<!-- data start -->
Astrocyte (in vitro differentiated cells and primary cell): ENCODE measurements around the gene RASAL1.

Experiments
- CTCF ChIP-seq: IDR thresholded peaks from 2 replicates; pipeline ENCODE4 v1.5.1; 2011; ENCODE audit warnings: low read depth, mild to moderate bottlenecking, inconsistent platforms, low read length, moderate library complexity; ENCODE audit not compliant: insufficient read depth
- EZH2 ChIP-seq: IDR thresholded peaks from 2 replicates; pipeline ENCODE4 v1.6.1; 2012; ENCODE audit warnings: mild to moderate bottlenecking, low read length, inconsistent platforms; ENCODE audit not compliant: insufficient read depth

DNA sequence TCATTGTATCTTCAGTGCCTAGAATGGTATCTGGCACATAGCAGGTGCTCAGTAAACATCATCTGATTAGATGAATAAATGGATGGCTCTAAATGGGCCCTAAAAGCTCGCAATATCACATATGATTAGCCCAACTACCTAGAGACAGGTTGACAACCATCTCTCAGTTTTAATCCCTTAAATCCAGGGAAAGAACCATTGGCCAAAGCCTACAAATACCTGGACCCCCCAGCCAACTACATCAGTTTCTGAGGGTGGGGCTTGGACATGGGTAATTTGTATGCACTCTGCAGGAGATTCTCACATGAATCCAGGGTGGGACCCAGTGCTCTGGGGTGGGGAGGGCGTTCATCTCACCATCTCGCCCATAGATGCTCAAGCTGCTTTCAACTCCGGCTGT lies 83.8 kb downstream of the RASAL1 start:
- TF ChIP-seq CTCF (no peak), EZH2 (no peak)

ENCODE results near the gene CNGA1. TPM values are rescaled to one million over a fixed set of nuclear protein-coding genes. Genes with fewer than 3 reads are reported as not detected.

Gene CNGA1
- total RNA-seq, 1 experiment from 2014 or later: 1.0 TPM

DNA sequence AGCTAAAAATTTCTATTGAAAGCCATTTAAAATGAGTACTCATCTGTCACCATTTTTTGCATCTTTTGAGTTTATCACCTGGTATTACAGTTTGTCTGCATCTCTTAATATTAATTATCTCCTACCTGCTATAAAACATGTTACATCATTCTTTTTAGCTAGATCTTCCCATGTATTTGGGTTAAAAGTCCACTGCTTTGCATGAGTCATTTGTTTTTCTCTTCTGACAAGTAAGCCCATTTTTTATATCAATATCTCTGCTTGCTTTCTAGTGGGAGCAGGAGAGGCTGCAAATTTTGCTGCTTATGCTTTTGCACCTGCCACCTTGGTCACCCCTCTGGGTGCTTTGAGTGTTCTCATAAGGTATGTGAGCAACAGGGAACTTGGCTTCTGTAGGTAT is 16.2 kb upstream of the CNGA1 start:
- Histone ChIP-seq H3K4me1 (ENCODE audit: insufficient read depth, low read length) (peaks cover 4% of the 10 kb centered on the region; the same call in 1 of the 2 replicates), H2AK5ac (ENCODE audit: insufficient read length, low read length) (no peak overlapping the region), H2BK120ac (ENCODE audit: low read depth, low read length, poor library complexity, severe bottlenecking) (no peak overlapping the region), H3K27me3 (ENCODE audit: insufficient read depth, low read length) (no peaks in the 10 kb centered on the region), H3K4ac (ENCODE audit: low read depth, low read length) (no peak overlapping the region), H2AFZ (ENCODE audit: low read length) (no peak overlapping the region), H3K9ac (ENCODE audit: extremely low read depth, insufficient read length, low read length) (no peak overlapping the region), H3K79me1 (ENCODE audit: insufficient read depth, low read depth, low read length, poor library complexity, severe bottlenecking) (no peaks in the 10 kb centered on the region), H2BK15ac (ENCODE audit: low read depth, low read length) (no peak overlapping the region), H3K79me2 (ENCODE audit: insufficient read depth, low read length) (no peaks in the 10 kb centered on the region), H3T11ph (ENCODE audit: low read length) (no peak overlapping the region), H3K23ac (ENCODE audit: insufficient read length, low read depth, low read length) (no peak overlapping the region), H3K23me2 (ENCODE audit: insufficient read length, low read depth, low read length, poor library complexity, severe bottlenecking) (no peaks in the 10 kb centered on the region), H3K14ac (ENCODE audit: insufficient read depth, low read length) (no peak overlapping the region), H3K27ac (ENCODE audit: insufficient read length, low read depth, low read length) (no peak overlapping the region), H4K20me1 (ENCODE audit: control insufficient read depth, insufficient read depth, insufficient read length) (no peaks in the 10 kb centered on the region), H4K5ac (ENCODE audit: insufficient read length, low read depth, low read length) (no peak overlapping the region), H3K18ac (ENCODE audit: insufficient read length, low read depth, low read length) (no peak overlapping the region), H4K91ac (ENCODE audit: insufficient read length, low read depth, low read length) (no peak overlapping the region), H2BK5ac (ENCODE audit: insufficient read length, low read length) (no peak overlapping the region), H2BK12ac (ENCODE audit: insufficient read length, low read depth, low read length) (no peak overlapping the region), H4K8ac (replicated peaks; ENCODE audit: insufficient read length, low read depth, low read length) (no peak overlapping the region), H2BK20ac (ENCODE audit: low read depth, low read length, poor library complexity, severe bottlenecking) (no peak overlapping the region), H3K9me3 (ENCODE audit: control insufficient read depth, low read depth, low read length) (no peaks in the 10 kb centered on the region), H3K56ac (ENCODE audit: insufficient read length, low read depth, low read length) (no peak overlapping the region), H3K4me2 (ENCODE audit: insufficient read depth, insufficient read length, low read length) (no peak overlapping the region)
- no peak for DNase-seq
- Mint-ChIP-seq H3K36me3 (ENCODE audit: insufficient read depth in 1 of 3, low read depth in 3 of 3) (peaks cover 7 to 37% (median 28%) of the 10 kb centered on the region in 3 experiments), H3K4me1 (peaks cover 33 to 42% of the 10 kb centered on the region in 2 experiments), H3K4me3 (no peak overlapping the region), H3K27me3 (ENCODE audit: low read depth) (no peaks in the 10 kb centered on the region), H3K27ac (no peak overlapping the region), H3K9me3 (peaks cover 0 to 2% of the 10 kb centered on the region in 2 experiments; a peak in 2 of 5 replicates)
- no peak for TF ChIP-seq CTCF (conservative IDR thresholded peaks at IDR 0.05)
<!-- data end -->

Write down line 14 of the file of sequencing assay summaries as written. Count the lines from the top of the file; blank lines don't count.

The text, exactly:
- no peak for TF ChIP-seq CTCF (conservative IDR thresholded peaks at IDR 0.05)